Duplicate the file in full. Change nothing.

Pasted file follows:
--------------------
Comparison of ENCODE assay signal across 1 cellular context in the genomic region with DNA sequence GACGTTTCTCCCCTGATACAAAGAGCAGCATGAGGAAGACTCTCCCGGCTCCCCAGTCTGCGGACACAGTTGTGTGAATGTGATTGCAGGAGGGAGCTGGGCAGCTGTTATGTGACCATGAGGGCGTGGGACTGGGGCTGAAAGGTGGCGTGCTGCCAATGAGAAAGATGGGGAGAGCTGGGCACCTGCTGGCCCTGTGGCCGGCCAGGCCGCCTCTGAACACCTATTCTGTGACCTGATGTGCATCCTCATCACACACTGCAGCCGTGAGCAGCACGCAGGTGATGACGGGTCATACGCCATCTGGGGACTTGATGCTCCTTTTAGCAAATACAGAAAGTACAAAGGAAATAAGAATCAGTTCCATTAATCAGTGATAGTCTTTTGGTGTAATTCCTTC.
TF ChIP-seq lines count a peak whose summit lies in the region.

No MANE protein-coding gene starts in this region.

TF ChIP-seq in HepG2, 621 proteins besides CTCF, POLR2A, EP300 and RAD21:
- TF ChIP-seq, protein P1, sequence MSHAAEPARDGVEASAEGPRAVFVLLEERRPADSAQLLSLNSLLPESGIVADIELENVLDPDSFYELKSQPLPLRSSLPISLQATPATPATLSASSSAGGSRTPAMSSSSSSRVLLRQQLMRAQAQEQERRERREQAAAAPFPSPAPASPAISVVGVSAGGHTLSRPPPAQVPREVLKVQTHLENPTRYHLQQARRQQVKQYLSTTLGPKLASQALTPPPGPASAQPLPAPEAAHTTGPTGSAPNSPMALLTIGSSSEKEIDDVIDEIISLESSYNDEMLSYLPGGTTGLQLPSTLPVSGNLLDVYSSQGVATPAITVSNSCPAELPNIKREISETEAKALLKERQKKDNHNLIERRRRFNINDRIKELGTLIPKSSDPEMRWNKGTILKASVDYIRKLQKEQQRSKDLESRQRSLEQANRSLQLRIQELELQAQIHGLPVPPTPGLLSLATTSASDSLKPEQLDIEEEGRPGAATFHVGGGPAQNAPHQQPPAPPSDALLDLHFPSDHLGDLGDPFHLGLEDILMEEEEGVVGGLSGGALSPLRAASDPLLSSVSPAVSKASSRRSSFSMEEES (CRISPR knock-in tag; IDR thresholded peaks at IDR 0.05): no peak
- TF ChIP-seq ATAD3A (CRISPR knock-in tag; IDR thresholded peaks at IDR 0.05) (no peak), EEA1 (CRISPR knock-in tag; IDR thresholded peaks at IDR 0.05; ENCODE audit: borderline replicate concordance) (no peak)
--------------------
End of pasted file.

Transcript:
Comparison of ENCODE assay signal across 1 cellular context in the genomic region with DNA sequence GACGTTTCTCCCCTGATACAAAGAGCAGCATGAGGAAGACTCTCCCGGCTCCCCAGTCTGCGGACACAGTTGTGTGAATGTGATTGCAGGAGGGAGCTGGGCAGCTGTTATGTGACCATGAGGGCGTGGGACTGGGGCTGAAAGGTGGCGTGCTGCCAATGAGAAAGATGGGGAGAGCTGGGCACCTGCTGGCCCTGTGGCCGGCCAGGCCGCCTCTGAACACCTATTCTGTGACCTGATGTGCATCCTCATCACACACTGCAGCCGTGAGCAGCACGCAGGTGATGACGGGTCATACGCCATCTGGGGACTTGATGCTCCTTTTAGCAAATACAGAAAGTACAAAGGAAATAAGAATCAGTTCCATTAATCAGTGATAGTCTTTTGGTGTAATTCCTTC.
TF ChIP-seq lines count a peak whose summit lies in the region.

No MANE protein-coding gene starts in this region.

TF ChIP-seq in HepG2, 621 proteins besides CTCF, POLR2A, EP300 and RAD21:
- TF ChIP-seq, protein P1, sequence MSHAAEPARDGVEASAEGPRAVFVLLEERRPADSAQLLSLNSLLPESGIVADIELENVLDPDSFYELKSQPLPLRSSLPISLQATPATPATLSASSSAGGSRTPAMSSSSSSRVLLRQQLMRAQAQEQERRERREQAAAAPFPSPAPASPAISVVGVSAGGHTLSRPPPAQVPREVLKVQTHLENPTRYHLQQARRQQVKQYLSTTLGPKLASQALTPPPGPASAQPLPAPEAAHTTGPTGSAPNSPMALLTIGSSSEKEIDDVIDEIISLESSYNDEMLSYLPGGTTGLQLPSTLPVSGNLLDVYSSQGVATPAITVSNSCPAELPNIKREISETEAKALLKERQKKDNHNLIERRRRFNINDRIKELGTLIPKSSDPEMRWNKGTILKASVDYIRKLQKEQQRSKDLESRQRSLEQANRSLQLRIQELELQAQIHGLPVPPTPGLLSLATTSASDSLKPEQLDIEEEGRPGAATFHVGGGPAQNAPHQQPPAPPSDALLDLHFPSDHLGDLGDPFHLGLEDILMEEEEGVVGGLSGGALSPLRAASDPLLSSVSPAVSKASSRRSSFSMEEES (CRISPR knock-in tag; IDR thresholded peaks at IDR 0.05): no peak
- TF ChIP-seq ATAD3A (CRISPR knock-in tag; IDR thresholded peaks at IDR 0.05) (no peak), EEA1 (CRISPR knock-in tag; IDR thresholded peaks at IDR 0.05; ENCODE audit: borderline replicate concordance) (no peak)